CentOS (Community ENTerprise Operating System) is the most popular Linux distribution used for web servers, running around 30% of the world’s Linux-based websites, according to a survey by W3Techs. CentOS is built from the freely available sources for Red Hat Enterprise Linux 5.6 (RHEL) and supports 32- and 64-bit x86 architectures. Since it depends on Red Hat releasing the sources, CentOS is always behind the current Red Hat release. RHEL 5.6 was released in January 2011, and CentOS 5.6 followed last month. I downloaded and tested the latest version and found that CentOS remains a trustworthy server solution. System administrators familiar with any of the CentOS 5 releases will feel immediately at home with this release.
CentOS isn’t simply a recompilation of Red Hat’s code with trademarks and copyrights removed. The project also offers a live CD version, which Red Hat doesn’t, and it merges RHEL’s separate client and server versions into a single distribution. CentOS also provides the CentOS Extra repository with a handful of extra packages (such as the Xfce desktop) not provided by Red Hat. For this review, we tested CentOS only as a server.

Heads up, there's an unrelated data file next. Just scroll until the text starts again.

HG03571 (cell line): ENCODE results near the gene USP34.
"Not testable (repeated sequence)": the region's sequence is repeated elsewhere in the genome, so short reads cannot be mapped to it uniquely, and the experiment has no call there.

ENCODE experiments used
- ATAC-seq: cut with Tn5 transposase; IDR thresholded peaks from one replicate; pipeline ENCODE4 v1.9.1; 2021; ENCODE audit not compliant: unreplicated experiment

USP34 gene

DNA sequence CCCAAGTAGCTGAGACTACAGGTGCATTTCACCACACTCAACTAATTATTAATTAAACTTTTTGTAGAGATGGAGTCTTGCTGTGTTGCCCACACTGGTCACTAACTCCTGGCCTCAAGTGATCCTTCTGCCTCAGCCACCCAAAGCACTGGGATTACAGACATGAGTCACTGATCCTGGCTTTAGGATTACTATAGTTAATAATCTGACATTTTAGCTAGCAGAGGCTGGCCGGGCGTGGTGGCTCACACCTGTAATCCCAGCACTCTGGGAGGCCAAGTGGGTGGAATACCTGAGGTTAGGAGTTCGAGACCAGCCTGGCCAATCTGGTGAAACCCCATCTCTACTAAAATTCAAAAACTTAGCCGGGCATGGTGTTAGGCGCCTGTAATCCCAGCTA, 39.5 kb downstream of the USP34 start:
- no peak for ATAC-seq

CentOS 5.6 uses Linux kernel 2.6.18 with a variety of “enterprise” patches, back ports from later kernel versions, and four years of bug fixes. Red Hat released the resultant kernel, known as 2.6.18-238.el5, at the end of 2010. Though the initial release of the 2.6.18 kernel was in 2006, it has been maintained consistently since then, resulting in a mature, stable, and reliable platform – in short, an excellent base for an enterprise operating system.
Features from later kernels that have been back-ported into the 2.6.18 kernel include the ext4 filesystem, eCryptfs (a POSIX-compliant encrypted filesystem), support for Intel’s Virtualization Technology for Directed I/O (VT-d), support for the Intel i7 memory controllers, and various drivers that support newer hardware.
The ext4 filesystem, successor to ext3, boosts large file performance and keeps disk fragmentation in check. Ext4 theoretically supports volumes with sizes up to 1 exabyte (1 million terabytes) and files sizes up to 16 terabytes. Practically, however, you can create only 16TB filesystems due to limitations in the e4fsprogs utilities used for maintaining ext4 filesystems. With those utilities you can convert an ext3 filesystem to ext4, or mount ext2 and ext3 filesystems.